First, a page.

Slavery in New Hampshire was never legally abolished, unless Abraham Lincoln did it. The State itself has not ever pronounced any emancipation edict. During the Revolutionary War the slaves were generally emancipated by their masters. That many of the negros, who had grown gray in service, refused their freedom, and elected to spend the rest of their lives as pensioners in the families of their late owners, is a circumstance that illustrates the kindly ties which held between slave and master in the old colonial days in New England.
The institution was accidental and superficial, and never had any real root in the Granite State. If the Puritans could have found in the Scriptures any direct sanction of slavery, perhaps it would have continued awhile longer, for the Puritan carried his religion into the business affairs of life; he was not even able to keep it out of his bills of lading. I cannot close this rambling chapter more appropriately and solemnly than by quoting from one of those same pious bills of landing. It is dated June, 1726, and reads: “Shipped by the grace of God in good order and well conditioned, by Wm. Pepperills on there own acct. and risque, in and upon the good Briga called the William, whereof is master under God for this present voyage George King, now riding at anchor in the river Piscataqua and by God’s grace bound to Barbadoes.” Here follows a catalogue of the miscellaneous cargo, rounded off with: “And so God send the good Briga to her desired port in safety. Amen.”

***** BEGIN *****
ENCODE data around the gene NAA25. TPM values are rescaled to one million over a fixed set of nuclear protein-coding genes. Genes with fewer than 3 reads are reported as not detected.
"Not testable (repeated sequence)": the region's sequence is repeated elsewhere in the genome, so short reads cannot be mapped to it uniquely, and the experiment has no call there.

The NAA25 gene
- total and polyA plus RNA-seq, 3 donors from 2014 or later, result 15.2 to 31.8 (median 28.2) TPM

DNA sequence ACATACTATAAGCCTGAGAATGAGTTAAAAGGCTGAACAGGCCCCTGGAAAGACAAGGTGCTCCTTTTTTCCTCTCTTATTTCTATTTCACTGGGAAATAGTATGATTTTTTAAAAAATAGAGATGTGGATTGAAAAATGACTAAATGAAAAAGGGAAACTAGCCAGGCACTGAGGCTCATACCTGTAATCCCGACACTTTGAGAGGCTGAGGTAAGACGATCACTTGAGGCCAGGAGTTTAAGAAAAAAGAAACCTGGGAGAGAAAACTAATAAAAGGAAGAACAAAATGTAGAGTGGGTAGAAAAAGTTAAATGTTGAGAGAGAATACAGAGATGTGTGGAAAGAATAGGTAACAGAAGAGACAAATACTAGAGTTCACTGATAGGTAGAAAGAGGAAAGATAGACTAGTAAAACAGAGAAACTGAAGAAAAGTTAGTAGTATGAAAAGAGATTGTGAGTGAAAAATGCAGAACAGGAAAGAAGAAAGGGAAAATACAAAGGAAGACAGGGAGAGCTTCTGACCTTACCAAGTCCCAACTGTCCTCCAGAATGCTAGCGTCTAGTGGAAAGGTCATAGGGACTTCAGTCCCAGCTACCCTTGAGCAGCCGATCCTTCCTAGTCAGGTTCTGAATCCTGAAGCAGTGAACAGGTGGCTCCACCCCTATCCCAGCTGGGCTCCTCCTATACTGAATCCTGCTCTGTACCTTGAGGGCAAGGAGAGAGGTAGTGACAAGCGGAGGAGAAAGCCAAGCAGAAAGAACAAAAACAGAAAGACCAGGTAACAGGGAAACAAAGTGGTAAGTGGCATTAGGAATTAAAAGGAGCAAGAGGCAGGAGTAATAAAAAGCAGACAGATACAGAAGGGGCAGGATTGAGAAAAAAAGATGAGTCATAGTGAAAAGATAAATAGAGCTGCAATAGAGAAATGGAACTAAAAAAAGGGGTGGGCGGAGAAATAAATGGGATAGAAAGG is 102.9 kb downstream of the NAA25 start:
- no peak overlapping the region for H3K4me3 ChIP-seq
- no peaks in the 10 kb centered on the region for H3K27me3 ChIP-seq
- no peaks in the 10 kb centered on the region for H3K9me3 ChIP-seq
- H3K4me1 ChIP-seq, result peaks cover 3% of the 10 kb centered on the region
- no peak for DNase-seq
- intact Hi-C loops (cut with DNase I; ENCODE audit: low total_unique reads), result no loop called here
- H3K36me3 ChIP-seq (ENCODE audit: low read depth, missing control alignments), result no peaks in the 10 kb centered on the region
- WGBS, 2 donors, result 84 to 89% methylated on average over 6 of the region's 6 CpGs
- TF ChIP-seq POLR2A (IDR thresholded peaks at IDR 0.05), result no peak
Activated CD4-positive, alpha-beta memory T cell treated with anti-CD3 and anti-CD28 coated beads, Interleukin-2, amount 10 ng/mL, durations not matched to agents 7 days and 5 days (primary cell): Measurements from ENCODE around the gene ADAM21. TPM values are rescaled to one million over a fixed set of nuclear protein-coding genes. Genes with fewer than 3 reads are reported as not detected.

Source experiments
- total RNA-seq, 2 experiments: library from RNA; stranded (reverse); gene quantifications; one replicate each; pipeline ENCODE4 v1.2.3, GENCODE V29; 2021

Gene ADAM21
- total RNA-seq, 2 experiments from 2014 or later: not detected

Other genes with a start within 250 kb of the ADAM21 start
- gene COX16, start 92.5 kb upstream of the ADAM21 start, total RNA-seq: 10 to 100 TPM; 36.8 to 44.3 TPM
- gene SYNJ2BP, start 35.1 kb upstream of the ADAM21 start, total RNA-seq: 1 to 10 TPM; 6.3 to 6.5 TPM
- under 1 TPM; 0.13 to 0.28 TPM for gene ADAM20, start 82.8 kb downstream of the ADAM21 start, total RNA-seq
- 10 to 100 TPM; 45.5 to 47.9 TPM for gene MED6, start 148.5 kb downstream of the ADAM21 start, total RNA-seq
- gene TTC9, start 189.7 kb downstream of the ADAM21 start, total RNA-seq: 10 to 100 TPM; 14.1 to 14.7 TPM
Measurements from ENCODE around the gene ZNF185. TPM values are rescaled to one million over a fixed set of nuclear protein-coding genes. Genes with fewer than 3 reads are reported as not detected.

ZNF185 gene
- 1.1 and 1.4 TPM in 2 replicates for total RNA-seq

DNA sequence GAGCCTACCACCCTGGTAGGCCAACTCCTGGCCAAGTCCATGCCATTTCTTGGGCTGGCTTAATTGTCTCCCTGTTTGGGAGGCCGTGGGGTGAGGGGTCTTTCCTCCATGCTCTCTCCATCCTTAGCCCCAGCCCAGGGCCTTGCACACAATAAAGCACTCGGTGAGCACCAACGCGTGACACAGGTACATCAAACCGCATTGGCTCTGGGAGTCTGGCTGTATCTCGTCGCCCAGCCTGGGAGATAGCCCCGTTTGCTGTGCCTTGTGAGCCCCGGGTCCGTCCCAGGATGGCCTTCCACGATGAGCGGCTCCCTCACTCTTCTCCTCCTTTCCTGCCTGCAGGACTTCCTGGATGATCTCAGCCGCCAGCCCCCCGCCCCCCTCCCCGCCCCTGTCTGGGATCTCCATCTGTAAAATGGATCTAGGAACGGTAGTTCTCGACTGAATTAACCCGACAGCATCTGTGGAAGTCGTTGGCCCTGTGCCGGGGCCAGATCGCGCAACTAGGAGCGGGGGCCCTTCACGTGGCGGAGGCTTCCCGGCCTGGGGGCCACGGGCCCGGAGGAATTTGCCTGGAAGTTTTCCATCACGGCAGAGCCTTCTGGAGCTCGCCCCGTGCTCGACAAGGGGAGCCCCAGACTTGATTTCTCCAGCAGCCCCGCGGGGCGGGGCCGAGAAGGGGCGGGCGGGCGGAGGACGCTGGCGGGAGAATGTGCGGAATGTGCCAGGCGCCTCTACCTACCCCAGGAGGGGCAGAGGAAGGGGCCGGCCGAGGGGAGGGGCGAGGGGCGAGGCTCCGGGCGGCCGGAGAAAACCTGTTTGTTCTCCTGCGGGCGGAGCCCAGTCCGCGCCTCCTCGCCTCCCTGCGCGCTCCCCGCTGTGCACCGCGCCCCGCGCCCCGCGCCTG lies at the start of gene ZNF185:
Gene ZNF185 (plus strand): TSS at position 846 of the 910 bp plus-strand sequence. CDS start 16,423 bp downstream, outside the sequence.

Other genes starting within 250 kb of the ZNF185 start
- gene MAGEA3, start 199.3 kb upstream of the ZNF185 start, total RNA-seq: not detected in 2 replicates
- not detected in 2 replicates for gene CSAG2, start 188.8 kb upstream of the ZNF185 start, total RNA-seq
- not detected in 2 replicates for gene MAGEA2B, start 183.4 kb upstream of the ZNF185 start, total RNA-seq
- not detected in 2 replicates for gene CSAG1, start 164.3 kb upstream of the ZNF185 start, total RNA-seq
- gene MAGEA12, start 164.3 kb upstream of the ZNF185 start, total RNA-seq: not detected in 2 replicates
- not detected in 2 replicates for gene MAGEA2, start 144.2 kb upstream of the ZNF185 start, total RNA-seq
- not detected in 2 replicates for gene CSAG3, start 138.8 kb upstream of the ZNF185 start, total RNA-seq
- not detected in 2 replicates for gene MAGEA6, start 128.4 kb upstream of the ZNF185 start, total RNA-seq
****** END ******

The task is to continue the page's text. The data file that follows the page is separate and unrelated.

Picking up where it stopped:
I doubt if any New England town ever turned out so many eccentric characters as Portsmouth. From 1640 down to about 1848 there must have been something in the air of the place that generated eccentricity. In another chapter I shall explain why the conditions have not been favorable to the development of individual singularity during the latter half of the present century. It is easier to do that than fully to account for the numerous queer human types which have existed from time to time previous to that period.
In recently turning over the pages of Mr. Brewster’s entertaining collection of Portsmouth sketches, I have been struck by the number and variety of the odd men and women who appear incidentally on the scene. They are, in the author’s intention, secondary figures in the background of his landscape, but they stand very much in the foreground of one’s memory after the book is laid aside. One finds one’s self thinking quite as often of that squalid old hut-dweller up by Sagamore Creek as of General Washington, who visited the town in 1789. Conservatism and respectability have their values, certainly; but has not the unconventional its values also? If we render unto that old hut-dweller the things which are that old hut-dweller’s, we must concede him his picturesqueness. He was dirty, and he was not respectable; but he is picturesque—now that he is dead.